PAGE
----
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The Earth Just Broke its Record for Hottest Day Ever Recorded

Why is the hottest day ever recorded concerning, why is the world getting hotter, and is there a way that humans can prevent temperatures from rising even more than they ever have?
Ecology News

The Earth just had its hottest day ever recorded – and it could only get toastier from here.

It’s no secret that with climate change, one of the biggest problems is the skyrocketing temperatures that have had a ripple effect on multiple vital components of human life: such as our agriculture sector for food, devastating natural disasters that put stress on the insurance industries and even taxes, and the general dangers of having a heatwave.

Why is the hottest day ever recorded concerning, why is the world getting hotter, and is there a way that humans can prevent temperatures from rising even more than they already have?

How hot was the hottest day ever recorded?

The hottest day ever recorded was on July 3rd, 2023 – according to the U.S. National Centers for Environmental Prediction. The average global temperature on July 3rd, 2023 was around 62.62 Degrees Fahrenheit (or around 17 Degrees Celsius). This broke the previous hottest day ever recorded from almost seven years ago back in August 2016: where the hottest day ever recorded was 62.46 Degrees Fahrenheit (or 16.92 Degrees Celsius).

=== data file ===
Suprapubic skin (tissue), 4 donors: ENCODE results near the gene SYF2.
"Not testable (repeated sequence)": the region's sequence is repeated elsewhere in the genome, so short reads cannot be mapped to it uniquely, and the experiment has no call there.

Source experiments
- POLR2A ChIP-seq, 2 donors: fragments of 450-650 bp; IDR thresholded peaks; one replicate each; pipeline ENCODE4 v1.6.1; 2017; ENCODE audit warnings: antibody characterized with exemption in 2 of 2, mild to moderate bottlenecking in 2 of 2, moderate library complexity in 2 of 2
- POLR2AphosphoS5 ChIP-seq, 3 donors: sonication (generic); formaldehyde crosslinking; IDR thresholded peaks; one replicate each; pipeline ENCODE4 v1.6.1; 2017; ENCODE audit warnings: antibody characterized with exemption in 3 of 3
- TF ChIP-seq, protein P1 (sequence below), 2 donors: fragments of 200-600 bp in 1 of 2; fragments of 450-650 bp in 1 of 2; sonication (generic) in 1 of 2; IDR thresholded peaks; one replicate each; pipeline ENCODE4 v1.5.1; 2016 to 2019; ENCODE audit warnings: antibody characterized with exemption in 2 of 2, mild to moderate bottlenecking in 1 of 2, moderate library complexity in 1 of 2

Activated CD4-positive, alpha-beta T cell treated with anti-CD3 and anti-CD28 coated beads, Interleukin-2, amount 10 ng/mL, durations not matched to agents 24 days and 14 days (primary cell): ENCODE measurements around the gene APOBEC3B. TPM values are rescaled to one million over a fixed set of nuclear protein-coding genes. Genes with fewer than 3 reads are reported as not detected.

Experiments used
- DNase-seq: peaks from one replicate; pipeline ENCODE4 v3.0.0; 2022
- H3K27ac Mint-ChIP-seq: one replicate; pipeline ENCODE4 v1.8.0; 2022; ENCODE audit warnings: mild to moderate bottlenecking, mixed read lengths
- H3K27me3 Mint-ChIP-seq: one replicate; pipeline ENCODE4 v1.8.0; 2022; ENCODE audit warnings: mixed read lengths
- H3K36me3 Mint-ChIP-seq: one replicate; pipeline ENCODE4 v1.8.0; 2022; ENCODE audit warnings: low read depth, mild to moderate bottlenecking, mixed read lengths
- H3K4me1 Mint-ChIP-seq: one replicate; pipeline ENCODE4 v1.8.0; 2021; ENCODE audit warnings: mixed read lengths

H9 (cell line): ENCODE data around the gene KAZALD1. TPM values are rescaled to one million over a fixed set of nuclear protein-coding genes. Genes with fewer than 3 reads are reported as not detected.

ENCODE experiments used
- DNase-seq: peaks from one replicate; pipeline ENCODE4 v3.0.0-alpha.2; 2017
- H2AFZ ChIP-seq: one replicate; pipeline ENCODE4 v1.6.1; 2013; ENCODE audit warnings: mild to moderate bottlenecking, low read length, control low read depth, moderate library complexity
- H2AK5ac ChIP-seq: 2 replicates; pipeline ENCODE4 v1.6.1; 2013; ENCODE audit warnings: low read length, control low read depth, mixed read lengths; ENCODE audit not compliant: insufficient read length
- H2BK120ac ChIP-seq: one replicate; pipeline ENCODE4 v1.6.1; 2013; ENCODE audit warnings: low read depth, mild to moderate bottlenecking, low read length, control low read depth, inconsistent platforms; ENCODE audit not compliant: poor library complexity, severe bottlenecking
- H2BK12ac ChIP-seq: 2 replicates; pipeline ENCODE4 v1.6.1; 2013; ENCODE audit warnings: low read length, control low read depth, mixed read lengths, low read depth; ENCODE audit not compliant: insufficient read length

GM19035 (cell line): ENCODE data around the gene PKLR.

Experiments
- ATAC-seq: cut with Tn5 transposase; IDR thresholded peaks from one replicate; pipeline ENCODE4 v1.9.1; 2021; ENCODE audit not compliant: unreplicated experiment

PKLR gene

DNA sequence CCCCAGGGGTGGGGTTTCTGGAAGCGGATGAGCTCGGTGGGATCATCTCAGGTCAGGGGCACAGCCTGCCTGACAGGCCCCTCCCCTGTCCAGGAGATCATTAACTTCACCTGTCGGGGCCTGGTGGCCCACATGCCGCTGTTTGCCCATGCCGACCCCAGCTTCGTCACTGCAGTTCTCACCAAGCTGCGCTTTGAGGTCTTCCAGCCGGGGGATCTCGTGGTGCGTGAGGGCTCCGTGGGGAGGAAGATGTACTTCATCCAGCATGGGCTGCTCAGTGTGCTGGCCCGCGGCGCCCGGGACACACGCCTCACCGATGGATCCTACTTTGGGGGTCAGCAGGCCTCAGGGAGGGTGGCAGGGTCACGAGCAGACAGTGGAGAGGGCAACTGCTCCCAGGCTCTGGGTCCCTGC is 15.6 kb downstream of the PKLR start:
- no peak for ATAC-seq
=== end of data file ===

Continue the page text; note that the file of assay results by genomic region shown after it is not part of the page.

👉 Most notably, areas in the world suffering from this intense heat include southern states in the U.S. (those of which are also more prone to natural disasters like hurricanes as climate change progresses), areas in China, the Middle East, and North Africa.

The warm temperatures followed into the next following days: with July 4th, 5th, and 6th remaining unbearably hot – breaking temperature records.

The hottest day ever recorded isn’t just bad for the planet, but for people around the world – as humans are sensitive to extreme temperatures and it can not only dampen summer festivities, but impact our livelihood.

sunset peaking through dried plants and flower muted orange

What was the hottest day ever recorded like?

It may have been a fun fourth of July, but it certainly wasn’t the coolest.

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Cities across the U.S. suffered a blazing hot fourth of July this past weekend, with southern U.S. cities like Raleigh, Savannah, Jacksonville breaking 100 Degree Fahrenheit and being subject to a heat advisory. Places in the U.S. on the East Coast and the mid-atlantic are due for severe thunderstorms following the extreme heat: such as cities like Philadelphia, Washington D.C., and Richmond. 

The extreme heat was no walk in the park for many Americans during 4th of July.

This past fourth of July wasn’t the only warning sign that global temperatures are getting worse than they already are: June was the hottest month for the planet on record – with temperatures being a full degree (in Fahrenheit) warmer than average across the world.